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Hong Kong's tech dreams are becoming a nightmare

HONG KONG'S latest plan to become a listing destination for the region's tech companies is off to a rocky start. In April, the bourse changed a long-standing rule to allow companies with dual-class shares to list on the Hong Kong Stock Exchange.

At the time, Xiaomi Corp, China's hottest startup, was shopping around for a listing venue. Founder Lei Jun was determined to retain control of the company through this ownership structure.

Hong Kong had already missed out on Alibaba Group Holding Ltd's initial public offering (IPO), the biggest in history, because Jack Ma and his team were not willing to give up control.

The situation was clear: Allow dual-class listings or miss out on Xiaomi and the parade of other hot tech startups that were sure to follow.

So change it did, and Xiaomi was quick out of the gate with its prospectus. Meituan Dianping followed two months later. Hong Kong's dreams of becoming the place for technology founders to debut their companies looked alive.

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The performance of those shares makes me believe the future is dim. After an initial jump, Xiaomi stock fell 20 per cent below its IPO price within 91 days.  Then came Meituan. Its Sept 20 listing was ill-timed. After just 28 days, investors in that IPO lost 20 per cent of their money, marking one of the quickest declines among major global tech names.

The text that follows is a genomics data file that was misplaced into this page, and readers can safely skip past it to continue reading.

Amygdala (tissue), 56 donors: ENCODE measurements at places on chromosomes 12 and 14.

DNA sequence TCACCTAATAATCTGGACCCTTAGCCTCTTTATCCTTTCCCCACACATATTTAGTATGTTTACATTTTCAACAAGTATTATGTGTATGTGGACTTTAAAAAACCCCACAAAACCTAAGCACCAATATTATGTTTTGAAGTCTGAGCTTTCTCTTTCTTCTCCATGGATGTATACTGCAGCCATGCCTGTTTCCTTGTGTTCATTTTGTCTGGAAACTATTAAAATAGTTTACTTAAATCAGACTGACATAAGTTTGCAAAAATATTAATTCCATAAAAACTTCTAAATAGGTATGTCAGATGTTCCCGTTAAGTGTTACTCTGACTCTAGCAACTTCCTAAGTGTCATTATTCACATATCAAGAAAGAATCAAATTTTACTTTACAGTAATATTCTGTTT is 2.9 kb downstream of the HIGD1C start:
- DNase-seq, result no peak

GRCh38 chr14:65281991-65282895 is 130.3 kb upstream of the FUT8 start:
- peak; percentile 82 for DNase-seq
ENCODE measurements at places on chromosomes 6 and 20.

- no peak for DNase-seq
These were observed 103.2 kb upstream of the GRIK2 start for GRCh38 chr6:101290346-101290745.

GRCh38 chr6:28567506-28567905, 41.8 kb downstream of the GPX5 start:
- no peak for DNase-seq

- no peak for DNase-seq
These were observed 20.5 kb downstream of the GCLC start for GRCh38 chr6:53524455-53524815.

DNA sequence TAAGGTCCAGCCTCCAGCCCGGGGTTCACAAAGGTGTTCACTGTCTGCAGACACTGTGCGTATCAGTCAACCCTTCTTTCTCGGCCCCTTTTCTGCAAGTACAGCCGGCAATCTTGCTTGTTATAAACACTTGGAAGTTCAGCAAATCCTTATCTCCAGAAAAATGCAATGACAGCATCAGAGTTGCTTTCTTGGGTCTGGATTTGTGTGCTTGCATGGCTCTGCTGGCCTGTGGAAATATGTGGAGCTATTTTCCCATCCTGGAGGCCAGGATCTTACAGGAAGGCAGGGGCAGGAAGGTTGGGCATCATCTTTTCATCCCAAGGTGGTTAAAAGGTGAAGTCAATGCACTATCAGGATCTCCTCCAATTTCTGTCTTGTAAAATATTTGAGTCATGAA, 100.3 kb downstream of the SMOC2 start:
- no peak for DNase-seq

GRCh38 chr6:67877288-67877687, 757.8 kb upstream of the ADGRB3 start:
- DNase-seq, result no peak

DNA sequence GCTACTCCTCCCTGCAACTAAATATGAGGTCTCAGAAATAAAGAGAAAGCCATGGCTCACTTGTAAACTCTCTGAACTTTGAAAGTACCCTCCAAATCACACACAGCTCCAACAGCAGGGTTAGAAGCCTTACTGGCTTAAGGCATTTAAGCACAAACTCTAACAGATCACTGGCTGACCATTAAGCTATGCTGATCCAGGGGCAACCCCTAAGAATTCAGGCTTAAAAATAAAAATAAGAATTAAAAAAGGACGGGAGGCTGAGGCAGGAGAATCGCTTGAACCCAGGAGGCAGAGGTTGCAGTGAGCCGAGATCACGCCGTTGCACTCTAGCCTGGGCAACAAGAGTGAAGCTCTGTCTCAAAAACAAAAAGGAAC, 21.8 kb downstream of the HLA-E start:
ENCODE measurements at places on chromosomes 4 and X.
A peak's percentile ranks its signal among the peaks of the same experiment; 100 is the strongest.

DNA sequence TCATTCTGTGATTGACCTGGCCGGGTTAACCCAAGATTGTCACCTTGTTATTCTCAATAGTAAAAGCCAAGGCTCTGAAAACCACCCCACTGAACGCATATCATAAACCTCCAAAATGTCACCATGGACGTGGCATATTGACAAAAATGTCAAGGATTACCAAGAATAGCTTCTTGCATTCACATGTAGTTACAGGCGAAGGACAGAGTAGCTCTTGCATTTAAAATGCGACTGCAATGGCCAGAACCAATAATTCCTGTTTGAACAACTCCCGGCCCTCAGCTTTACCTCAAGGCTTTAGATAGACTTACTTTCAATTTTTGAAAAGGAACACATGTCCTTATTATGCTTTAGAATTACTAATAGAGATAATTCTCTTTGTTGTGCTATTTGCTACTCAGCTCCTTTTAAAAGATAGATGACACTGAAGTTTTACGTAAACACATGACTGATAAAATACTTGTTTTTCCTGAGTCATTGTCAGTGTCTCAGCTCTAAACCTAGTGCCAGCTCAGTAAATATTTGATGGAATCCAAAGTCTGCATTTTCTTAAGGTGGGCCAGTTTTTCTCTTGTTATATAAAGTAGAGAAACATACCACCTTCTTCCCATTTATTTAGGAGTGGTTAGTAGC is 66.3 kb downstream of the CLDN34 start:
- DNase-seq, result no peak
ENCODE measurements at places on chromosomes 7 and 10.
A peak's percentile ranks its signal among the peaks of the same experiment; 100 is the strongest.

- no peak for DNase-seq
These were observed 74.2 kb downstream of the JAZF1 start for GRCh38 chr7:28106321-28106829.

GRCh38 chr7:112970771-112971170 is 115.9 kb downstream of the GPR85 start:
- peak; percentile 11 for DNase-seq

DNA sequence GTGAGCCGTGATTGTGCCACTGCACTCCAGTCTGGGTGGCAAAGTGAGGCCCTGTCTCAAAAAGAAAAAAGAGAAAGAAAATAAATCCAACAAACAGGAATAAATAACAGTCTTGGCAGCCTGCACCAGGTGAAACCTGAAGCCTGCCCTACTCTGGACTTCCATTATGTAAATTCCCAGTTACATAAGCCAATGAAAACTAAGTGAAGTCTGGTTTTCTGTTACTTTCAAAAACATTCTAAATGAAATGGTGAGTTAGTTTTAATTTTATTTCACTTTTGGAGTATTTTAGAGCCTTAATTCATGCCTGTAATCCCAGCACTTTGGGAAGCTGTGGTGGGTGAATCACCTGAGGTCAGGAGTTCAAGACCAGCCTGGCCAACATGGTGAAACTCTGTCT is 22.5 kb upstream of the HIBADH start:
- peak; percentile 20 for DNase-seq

For sure, Meituan and Xiaomi were both victims of this month's stock market rout, which hit their sector hard. But both were heading south well before the global winds changed - Meituan fell below its IPO price just two days after listing.

The problem is not dual-class structures, per se. Inke Ltd, a Beijing-based live-streaming provider, listed in July and promptly sank like a stone - down 20 per cent in 21 days. And last year, Razer Inc - which makes gaming keyboards and mouses - fell 20 per cent after 88 days. Neither have dual-class structures.

Path to tech glory

But dual-class was meant to be the path to tech glory for an exchange dominated by energy, financials and utilities. Technology startups lean towards a split structure as a way to allow founders to maintain management control while giving venture capital firms a share of the economic spoils commensurate with the risk and money that they put in. Facebook Inc is one of dozens of companies globally that use it. 

Such a fast decline by two early adopters - Xiaomi and Meituan - does not augur well for Hong Kong's reputation. It already tried relaxing listing rules when it introduced the Growth Enterprise Market two decades ago. That exchange has become a repository for the dregs of equities.

Also telling is the fact that Hong Kong's tech superstar, Tencent Holdings Ltd, has chosen to take Tencent Music Entertainment Group overseas instead of remaining loyal to its home bourse.  This inauspicious start could get worse if the IPO of Bitmain Technologies Ltd goes ahead. The maker of bitcoin mines is facing multiple challenges exacerbated by continued weakness in cryptocurrency markets. Should that end up being another fast-falling stock, investors globally could start questioning the quality of technology shares listed in Hong Kong. 

Letting standards slide to chase hot listings will backfire. If portfolio managers shun Hong Kong for steadier markets, tech founders will follow. BLOOMBERG

  • This column does not necessarily reflect the opinion of the editorial board or Bloomberg LP and its owners.

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